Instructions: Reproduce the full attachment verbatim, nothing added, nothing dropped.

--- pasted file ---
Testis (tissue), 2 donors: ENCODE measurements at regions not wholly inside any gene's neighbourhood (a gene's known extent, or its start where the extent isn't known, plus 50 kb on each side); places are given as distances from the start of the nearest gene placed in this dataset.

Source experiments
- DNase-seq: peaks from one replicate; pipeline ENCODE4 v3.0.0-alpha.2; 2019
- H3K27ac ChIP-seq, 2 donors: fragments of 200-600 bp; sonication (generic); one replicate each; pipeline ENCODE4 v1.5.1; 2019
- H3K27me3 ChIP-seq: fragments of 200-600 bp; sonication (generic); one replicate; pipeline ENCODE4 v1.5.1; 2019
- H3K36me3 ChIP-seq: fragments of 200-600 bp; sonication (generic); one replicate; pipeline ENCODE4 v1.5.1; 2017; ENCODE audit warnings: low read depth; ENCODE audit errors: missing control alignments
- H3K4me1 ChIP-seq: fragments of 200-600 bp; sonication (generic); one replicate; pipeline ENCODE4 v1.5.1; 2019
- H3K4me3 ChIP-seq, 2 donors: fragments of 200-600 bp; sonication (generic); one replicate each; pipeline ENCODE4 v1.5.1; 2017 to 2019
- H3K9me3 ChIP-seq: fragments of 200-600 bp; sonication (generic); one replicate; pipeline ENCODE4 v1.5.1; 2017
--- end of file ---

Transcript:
Testis (tissue), 2 donors: ENCODE measurements at regions not wholly inside any gene's neighbourhood (a gene's known extent, or its start where the extent isn't known, plus 50 kb on each side); places are given as distances from the start of the nearest gene placed in this dataset.

Source experiments
- DNase-seq: peaks from one replicate; pipeline ENCODE4 v3.0.0-alpha.2; 2019
- H3K27ac ChIP-seq, 2 donors: fragments of 200-600 bp; sonication (generic); one replicate each; pipeline ENCODE4 v1.5.1; 2019
- H3K27me3 ChIP-seq: fragments of 200-600 bp; sonication (generic); one replicate; pipeline ENCODE4 v1.5.1; 2019
- H3K36me3 ChIP-seq: fragments of 200-600 bp; sonication (generic); one replicate; pipeline ENCODE4 v1.5.1; 2017; ENCODE audit warnings: low read depth; ENCODE audit errors: missing control alignments
- H3K4me1 ChIP-seq: fragments of 200-600 bp; sonication (generic); one replicate; pipeline ENCODE4 v1.5.1; 2019
- H3K4me3 ChIP-seq, 2 donors: fragments of 200-600 bp; sonication (generic); one replicate each; pipeline ENCODE4 v1.5.1; 2017 to 2019
- H3K9me3 ChIP-seq: fragments of 200-600 bp; sonication (generic); one replicate; pipeline ENCODE4 v1.5.1; 2017